Jeff Bezos blasted off for an 11-minute ride on his company’s rocket, furthering a push to make space tourism viable and fulfilling a childhood dream to explore the heavens and completed the voyage well within time.
“Our recovery team is headed out to meet Jeff, Mark, Wally, and Oliver for a celebration marking their return from space,” tweeted rocket company Blue Origin.
The spaceship floated down on three giant parachutes before firing a retro thruster, sending up a cloud of sand as it gently landed at one or two miles (kilometers) an hour.
“A very happy group of people in this capsule,” said Bezos.
Blue Origin’s New Shepard rocket soared into the skies over a West Texas launchpad at about 8:12 a.m. local time Tuesday, carrying the world’s richest man, his brother and two others. It’s the first flight with people on board for Blue Origin, which Bezos founded in 2000 with a vision of a future in which millions of people will one day live and work in space. The New Shepherd had previously flown 15 times without a crew.
Within minutes, the Blue Origin tweeted: “Booster touchdown! Third successful landing for this rocket and the first to carry four private citizens to space above the Kármán Line.”
At an altitude of 47 miles (76 km), a 10-foot-tall capsule with large windows and reclining leather seats will detach from the booster and ascend beyond the Karman line 62 miles above the Earth, where the passengers experience a few minutes of weightlessness and unforgettable views. They then strap back in and freefall toward the desert ground with six parachutes. Just before touchdown, a retro thruster slows the descent for a soft landing.
Blue Origin built suspense around the flight with a well-publicized auction. An anonymous bidder offered $28 million to fly alongside Bezos, but what Blue Origin described as a timing conflict left an opening for Oliver Daemen, the 18-year-old son of a Dutch financier. Also on board: Bezos’s brother Mark, 53, and Wally Funk, 82, a former astronaut trainee. Funk will be the oldest person to travel to space and Daemen the youngest.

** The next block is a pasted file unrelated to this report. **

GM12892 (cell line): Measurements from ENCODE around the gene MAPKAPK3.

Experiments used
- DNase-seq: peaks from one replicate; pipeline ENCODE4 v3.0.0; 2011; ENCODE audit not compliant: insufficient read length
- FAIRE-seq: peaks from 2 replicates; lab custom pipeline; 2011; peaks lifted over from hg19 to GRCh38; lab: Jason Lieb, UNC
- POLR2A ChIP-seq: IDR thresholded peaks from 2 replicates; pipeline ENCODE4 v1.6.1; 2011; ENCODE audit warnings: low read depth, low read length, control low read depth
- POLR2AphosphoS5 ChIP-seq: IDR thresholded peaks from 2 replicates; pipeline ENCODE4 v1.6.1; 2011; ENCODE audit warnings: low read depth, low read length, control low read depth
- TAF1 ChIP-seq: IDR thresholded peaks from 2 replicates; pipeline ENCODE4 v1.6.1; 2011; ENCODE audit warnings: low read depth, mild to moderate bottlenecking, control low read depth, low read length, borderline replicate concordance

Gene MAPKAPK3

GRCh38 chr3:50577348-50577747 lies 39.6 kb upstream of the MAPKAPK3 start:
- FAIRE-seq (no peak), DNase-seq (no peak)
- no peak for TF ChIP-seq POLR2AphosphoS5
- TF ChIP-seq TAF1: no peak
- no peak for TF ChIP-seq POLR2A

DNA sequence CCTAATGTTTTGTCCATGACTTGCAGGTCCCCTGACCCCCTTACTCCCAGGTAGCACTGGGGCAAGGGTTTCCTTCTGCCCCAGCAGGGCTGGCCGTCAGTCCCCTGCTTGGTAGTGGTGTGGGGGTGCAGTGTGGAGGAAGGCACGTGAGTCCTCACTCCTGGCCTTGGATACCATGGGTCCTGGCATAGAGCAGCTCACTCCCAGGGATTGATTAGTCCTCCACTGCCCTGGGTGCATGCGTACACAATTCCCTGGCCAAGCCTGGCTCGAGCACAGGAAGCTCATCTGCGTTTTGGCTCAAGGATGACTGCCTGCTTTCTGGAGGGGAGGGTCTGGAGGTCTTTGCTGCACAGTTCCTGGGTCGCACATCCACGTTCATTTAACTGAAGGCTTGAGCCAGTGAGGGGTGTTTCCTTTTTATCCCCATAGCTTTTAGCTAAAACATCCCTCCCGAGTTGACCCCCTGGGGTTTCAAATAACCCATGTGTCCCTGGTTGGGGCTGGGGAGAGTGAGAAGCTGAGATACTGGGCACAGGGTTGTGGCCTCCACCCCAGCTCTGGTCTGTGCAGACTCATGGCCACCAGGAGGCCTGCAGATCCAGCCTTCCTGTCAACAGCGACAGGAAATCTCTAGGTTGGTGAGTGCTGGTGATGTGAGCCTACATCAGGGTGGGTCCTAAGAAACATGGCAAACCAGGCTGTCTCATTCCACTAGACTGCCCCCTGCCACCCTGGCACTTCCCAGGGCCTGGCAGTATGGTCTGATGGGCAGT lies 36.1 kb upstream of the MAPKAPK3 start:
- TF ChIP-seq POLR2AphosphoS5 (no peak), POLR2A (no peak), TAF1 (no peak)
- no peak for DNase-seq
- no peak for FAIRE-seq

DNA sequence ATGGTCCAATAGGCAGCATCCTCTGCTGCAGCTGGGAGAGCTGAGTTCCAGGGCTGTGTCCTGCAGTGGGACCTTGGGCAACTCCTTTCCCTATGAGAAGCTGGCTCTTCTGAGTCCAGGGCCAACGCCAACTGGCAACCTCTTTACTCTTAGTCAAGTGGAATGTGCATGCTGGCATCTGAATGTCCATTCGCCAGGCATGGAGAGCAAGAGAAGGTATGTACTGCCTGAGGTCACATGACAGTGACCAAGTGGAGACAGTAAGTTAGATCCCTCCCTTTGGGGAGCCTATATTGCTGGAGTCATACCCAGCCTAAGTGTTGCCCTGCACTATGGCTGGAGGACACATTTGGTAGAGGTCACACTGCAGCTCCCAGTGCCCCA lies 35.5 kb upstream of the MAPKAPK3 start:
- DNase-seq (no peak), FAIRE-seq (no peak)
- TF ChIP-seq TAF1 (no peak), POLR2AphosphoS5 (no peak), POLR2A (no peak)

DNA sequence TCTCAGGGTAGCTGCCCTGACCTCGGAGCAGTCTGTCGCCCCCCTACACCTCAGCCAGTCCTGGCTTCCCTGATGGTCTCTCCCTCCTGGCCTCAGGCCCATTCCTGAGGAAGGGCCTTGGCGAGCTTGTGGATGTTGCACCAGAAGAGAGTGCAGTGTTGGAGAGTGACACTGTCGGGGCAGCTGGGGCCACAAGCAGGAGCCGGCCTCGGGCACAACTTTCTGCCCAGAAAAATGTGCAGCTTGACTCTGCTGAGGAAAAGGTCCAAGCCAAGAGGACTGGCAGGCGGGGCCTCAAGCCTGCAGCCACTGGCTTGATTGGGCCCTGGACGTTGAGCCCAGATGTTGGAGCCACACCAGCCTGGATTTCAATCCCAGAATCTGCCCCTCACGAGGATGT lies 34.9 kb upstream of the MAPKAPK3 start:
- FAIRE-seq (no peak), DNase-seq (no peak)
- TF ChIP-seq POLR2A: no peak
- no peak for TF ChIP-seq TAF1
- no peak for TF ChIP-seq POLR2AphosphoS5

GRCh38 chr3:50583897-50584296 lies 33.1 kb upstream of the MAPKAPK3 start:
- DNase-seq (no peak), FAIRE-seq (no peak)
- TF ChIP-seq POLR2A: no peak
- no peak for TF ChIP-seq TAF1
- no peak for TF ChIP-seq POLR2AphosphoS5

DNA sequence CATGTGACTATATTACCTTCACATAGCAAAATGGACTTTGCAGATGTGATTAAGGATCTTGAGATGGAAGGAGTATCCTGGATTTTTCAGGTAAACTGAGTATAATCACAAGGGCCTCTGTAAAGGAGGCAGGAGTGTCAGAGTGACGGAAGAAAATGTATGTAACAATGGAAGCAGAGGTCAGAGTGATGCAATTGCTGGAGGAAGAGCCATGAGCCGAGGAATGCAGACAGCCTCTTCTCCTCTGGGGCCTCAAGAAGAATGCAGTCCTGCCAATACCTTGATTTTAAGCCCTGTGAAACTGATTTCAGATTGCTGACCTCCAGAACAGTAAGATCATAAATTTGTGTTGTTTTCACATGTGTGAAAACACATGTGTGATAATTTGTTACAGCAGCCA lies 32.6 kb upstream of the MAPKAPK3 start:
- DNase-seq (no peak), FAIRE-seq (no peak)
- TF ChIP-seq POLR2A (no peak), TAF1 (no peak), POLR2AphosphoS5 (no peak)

The suborbital journey began nine days after billionaire Richard Branson demonstrated his rival company’s capabilities by boarding a Virgin Galactic vessel and taking a similar flight to a lower altitude of 53.5 miles, where passengers also experienced weightlessness. Both companies want to sell space joy rides to wealthy tourists. Highly publicized excursions by their billionaire founders serve as a vote of confidence in the safety of such trips.
Bezos, 57, said he’s planned on traveling to space since he was five years old. He started Amazon.com Inc. as an online book business from his Seattle garage in 1994 and turned it into the world’s largest online retailer, making him the wealthiest man on the planet with a net worth exceeding $200 billion, according to the Bloomberg Billionaires Index.
He’s been selling Amazon stock to fund Blue Origin, which is based in Kent, Washington, now has 3,500 employees and also builds rocket engines used to launch satellites. Bezos stepped down as Amazon CEO earlier this month to become executive chairman of the e-commerce giant.
Branson’s flight earlier this month stole some thunder from Bezos’ launch and prompted social-media jousting. Blue Origin dissed the Virgin Galactic flight in a July 9 tweet, calling it a “high altitude airplane” with puny windows. Blue Origin says it has the biggest windows in space. On Monday, Virgin Galactic on Twitter wished the Blue Origin team a “successful and safe flight.”
Despite the fight for space tourism buzz, the ultimate goal is to make such trips routine on rockets that are reused like airplanes. The New Shepard booster will return to a landing pad so it can be reused rather than breaking apart in the atmosphere. Reusable rockets are key to lowering the cost of space travel, which could make it more accessible. Blue Origin hasn’t disclosed the expected price of future space trips or the amount paid by the teenager.
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